Tiger and Tiger Tiger

TTH means Tiger Tree Hash. It is the Tiger-algorithm that is used as a tree.
The Tiger algoritm isn’t the same as the Tiger Tree algoritm and I’ll explain later what’s the difference.

‘RövarsprÃ¥ket’ (RS) (“Pirate language”) is a known Swedish “encrypting algorithm”. The algotihm takes inputted data and adds to all consonants ‘o’ and then the same consonant. All vowels stay the same. Eg, if “Hello” was run through the RS algorithm, it would come out as “Hohelollolo”. If you know the RS algorithm, you can also decrypts messages. This is of course because the algorithm is very simple. (You may have heard of ‘piglatin’? It is also an “encrypting algorithm” that is very simple.)

The Tiger algorithm work basically the same. Data is run through the Tiger algorithm, and out comes a string, a ‘hash’, that is unique for the data. A huge difference between the Tiger and the RS algorithm is that you can’t reverse engineer the hash to see what the data is. (This is one of the points with hashes.)

(To) hash = the act of putting data through an encrypting algorithm.
(A) hash = encrypted data in the form of a string.
Hashes = encrypts = creates a hash. Alt: hashes = plural form of “a hash”.

What’s the difference between the Tiger and Tiger Tree algorithm then? The difference is that the Tiger algorithm takes the entire data and hashes it whereas the Tiger Tree algorithm breakes down the data into chunks or branches (you’ll soon understand why I use ‘branches’) and hashes every branch until a root hash been created.

Let me illustrate with an example.
Consider you have a file consisting of random data. The file size is 27 kB. We’ll call it FILE.
Consider now that you create a tree (you know, you’ll have to go outside to see one). At the bottom of this tree, there is what we call ‘root’ (in the real world, ‘root’ is the base of the tree…). From this base or root, three large branches has been grown. We call these branches LB1, LB2 and LB3. (“Large branch <number>”) From each of these LBs, three smaller branches grow. We call these MB1, MB2, … MB9. (“Medium branch <number>”) From each of these MBs, three even smaller branches grow. We call these SB1, SB2, … SB27. (“Small branch <number>”)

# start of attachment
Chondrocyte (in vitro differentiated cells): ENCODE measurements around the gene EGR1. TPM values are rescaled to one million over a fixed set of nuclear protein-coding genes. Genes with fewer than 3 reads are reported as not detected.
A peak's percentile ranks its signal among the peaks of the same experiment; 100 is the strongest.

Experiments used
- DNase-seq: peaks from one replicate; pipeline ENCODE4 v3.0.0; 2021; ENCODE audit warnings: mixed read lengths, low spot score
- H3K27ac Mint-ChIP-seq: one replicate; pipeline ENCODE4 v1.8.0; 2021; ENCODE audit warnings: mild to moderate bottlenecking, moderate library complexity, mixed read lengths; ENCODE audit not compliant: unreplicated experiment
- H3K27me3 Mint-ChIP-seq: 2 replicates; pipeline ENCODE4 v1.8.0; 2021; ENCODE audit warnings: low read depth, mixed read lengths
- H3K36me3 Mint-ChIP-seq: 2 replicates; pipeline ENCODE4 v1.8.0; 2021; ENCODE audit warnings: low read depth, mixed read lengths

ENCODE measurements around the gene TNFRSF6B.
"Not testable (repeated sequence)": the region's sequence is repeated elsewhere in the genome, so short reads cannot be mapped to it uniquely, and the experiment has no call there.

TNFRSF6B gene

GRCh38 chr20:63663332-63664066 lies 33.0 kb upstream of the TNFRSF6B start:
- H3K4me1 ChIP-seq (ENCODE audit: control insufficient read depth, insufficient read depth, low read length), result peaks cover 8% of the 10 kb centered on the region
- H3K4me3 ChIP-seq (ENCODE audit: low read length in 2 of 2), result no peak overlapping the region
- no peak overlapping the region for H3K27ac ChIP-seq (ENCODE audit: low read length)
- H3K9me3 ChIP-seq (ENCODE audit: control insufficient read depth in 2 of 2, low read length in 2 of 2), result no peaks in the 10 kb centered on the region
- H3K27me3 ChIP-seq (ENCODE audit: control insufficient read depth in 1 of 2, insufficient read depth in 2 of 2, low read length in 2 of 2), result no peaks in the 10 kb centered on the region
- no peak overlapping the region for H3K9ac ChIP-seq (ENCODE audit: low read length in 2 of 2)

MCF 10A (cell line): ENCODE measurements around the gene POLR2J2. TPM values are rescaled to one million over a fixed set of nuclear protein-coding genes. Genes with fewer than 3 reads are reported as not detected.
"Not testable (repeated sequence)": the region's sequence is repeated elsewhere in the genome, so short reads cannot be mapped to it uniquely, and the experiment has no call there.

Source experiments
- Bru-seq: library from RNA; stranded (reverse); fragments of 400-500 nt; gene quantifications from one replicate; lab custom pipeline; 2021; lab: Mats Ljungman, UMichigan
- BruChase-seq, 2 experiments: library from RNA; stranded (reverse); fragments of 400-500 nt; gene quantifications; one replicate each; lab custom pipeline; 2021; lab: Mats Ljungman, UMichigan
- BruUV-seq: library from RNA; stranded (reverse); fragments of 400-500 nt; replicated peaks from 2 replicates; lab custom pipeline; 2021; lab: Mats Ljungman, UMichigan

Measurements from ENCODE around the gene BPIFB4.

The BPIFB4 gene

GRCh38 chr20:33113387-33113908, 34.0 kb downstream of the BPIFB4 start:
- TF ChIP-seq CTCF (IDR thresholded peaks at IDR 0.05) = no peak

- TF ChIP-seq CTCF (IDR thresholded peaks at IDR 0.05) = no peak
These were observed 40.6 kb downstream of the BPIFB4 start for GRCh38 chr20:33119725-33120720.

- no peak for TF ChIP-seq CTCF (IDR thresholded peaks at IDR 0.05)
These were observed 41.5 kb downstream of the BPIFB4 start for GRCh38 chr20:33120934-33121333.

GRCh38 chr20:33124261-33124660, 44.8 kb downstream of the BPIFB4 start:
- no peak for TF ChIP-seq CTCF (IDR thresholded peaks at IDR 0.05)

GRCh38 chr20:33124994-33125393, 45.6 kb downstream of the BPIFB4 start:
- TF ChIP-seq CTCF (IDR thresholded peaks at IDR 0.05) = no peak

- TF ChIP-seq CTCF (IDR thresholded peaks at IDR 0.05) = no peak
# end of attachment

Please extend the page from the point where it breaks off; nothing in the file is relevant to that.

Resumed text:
The Tiger algorithm now creates a hash from the first 1 kB of FILE and puts the hash inside SB1. Then the algoritm creates a hash for the next 1 kB of FILE and puts the hash inside SB2. And so on until all 27 SBs contain a hash.

The Tiger algorithm now takes the hashes on the SBs on MB1 and hashes them and puts the hash in MB1. That sounded confusing even to me. The hashes that is inside SB1, SB2 and SB3 is put together so it’s like one string. The hashes are just concatenated. So it’ll appear as “SB1SB2SB3”. This string is now hashed and put inside of MB1. The same happens for MB2 with “SB4SB5SB6” etcetera.

So, we started with 27 branches. Then we hashed them together so we now got 9 hashes, MBs.

Next, since MB1, MB2 and MB3 is on the LB1 branch, they are hashed together. In the same way the SBs was hashed together to a MB. We do this of course with LB2 and LB3.

Now we have tree hashes, LBs. These hashes are now, like before, concatenated and hashed. This hash in then put in the root, or base.

This hash we have now at the root, is what you see in DC++ as ‘TTH root’.

The tiger algorithm doesn’t look at the size of the file. Nor at the fact that the file is called FILE. I just chose 27 kB because it was easy to count with it.

You can see also see information how DC++ stores the hashes.

More information about hashes here.

3 Responses to Tiger and Tiger Tiger

  1. Pingback: DC++: Just These Guys, Ya Know? » Blog Archive » ADC!

  2. Pingback: The case of a missing tree « DC++: Just These Guys, Ya Know?

  3. Pingback: File corruption vulnerabilities in DC++ and based clients « DC++: Just These Guys, Ya Know?

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